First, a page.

By: Andrew McKinley and Eric Lloyd

Seyfarth Synopsis: Today, the U.S. Department of Labor rescinded the final rule entitled “Joint Employment Status Under the Fair Labor Standards Act,” more commonly known as the Joint Employer Rule. This alert provides an overview of the DOL’s action and its impact on employers.

With the growth of the gig economy and in light of the varying standards that have developed among the courts in the over-80-years since the passage of the Fair Labor Standards Act, the U.S. Department of Labor in January 2020 issued its first formal rule delineating the standard that should be applied to determine whether an entity qualifies as a joint employer. The rule’s discussion of horizontal joint employment – which assesses when multiple putative employers are sufficiently associated that hours worked for each must be aggregated to determine liability – substantively tracked prior DOL guidance. However, with respect to vertical joint employment, which assesses situations in which work for an employer simultaneously benefits another entity, the new rule adopted a four-factor test that focused primarily on whether the potential joint employer (1) hires or fires the employee; (2) supervises and controls the employee’s work schedule or conditions of employment to a substantial degree; (3) determines the employee’s rate and method of payment; and (4) maintains the employee’s employment records.

Today, sixteen months after that rule went in effect, it is effectively dead.

The Joint Employer Rule

The DOL’s joint employer rule had been under assault almost from its announcement. In February 2020, before the rule went into effect, a group of state attorneys general filed a complaint in the Southern District of New York, seeking to invalidate the rule. The court ultimately agreed to vacate the rule, at least with respect to vertical joint employment, reasoning, among other things, that the DOL’s test reflected an impermissibly narrow interpretation of the FLSA, that the rule departed from the DOL’s prior interpretations without adequate explanation, and that the DOL had failed to consider the rule’s costs to workers.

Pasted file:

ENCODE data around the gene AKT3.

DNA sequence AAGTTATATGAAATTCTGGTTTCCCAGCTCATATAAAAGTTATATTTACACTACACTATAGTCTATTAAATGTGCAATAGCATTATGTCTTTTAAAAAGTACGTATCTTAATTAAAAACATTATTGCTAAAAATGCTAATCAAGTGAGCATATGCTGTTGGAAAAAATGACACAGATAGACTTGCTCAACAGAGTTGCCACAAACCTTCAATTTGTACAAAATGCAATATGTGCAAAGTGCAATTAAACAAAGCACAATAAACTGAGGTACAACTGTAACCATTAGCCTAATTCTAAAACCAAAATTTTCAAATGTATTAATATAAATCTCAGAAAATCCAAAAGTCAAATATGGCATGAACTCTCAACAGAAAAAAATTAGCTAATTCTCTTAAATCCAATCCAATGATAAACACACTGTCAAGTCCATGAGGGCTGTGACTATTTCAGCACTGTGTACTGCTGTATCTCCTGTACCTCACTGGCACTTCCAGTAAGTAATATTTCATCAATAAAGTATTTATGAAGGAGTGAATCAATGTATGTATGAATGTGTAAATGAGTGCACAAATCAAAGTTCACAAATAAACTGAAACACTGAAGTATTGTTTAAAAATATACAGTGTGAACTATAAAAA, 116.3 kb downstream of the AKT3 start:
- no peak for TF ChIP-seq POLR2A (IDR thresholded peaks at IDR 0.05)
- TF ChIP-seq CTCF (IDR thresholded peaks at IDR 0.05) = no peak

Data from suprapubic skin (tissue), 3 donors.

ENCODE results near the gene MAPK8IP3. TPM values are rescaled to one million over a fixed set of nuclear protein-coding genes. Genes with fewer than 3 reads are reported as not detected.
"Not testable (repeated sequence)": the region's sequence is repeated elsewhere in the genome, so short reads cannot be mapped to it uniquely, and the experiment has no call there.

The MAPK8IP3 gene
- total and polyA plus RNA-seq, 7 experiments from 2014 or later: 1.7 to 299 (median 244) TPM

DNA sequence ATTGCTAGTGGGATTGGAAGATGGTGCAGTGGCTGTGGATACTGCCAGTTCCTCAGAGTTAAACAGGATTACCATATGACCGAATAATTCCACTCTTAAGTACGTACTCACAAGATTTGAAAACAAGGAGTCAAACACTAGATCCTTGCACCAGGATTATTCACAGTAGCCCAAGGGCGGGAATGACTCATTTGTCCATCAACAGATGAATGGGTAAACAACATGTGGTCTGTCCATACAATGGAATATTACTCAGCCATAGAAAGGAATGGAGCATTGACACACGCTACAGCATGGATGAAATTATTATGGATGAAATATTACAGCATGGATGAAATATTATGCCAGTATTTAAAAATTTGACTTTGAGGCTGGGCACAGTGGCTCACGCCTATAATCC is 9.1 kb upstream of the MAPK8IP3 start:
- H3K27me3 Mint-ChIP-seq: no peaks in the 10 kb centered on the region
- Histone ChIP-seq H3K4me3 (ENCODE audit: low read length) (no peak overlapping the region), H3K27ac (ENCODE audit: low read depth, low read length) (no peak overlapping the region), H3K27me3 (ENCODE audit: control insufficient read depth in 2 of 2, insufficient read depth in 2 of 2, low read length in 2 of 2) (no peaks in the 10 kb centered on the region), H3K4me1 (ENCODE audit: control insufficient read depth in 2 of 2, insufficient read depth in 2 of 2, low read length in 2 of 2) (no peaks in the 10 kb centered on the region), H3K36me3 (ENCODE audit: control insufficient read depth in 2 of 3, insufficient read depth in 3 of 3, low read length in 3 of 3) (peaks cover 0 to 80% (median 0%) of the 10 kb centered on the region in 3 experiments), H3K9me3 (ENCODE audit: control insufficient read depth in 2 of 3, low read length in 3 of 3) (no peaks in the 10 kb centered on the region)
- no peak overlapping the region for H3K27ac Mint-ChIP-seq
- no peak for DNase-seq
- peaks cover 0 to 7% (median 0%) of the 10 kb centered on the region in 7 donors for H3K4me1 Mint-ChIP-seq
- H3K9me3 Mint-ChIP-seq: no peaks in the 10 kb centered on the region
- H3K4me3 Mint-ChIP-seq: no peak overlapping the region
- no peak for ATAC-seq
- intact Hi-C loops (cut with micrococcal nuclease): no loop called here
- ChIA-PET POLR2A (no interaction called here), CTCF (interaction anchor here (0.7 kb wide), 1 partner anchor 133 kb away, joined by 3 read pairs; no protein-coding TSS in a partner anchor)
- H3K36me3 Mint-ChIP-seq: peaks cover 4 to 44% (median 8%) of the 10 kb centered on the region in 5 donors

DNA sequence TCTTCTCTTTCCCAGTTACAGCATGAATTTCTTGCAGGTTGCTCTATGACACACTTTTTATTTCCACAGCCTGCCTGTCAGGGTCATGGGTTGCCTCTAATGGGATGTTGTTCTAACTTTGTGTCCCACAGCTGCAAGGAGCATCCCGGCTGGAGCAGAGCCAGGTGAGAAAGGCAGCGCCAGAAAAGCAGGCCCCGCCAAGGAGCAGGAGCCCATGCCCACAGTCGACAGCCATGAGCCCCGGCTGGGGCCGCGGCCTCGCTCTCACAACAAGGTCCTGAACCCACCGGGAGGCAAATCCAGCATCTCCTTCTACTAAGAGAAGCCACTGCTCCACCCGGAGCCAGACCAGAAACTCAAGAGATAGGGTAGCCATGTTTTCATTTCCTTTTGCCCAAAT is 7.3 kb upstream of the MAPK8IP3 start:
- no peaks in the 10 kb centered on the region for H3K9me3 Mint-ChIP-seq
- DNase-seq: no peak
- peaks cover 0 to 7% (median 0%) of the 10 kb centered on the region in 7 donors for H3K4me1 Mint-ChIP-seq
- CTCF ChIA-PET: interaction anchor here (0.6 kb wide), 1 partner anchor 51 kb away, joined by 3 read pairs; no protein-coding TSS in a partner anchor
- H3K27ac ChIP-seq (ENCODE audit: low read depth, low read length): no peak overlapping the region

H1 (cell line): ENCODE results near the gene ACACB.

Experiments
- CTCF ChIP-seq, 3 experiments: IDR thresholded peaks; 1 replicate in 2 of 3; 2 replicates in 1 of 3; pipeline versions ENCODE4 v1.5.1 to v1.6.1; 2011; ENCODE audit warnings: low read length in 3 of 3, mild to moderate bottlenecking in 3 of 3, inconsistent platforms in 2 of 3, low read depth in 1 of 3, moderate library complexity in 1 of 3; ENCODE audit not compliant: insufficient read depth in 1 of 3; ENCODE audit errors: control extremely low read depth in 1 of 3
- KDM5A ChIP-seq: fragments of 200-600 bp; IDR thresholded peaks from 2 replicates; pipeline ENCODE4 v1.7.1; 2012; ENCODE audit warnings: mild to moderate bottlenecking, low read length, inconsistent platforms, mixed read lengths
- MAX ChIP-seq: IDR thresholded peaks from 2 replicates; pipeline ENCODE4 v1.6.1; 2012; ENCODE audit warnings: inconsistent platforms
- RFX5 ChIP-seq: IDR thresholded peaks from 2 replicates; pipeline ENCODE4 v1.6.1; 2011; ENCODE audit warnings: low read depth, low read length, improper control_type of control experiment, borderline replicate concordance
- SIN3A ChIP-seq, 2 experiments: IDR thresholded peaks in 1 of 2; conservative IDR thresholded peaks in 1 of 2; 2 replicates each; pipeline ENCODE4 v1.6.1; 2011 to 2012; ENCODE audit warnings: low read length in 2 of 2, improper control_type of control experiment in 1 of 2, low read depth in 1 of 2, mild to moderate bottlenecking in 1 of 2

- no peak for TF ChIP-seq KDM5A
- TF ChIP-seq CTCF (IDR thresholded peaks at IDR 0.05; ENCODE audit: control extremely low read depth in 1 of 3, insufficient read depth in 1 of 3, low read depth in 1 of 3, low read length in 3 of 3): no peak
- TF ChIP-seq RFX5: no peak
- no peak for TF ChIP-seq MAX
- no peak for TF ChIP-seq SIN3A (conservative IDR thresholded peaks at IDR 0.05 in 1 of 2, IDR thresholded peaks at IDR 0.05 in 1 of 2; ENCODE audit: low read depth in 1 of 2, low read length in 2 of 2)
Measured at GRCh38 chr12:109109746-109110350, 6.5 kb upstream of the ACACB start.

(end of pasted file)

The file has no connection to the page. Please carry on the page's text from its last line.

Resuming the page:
The DOL appealed that decision to the Second Circuit, and submitted briefing in January 2021 supporting the challenged rule. Only two months after announcing that support, the DOL published a notice of proposed rulemaking, in which it proposed to rescind the joint employer rule, largely based on arguments contrary to its appeal. And today, while the appeal remains pending, the DOL issued its final rule of rescission, largely agreeing with the issues raised by the decision from the Southern District of New York. The DOL also went a step further than that decision and rescinded the rule’s horizontal joint employment analysis, concluding that the rule’s discussion of vertical and horizontal joint employment were intertwined, and that leaving the latter in place would engender confusion.

Impact on Employers

With the joint employer rule now rescinded, companies must look to the pre-rule patchwork of federal court decisions that vary across (and even within) jurisdictions to assess whether they may qualify as joint employers of third parties’ personnel under the FLSA. At the same time, employers need to continue to evaluate how different joint employer standards under state wage laws may create additional opportunities for exposure. Finally, employers should prepare for the possibility that the Biden Administration will use legislation, rulemaking, or non-binding guidance to expand the situations in which a company may be found to be a joint employer, particularly as the need for a uniform joint employment standard remains unaddressed.

If you would like to discuss any of these developments further, please feel free to contact the authors or your favorite Seyfarth attorney.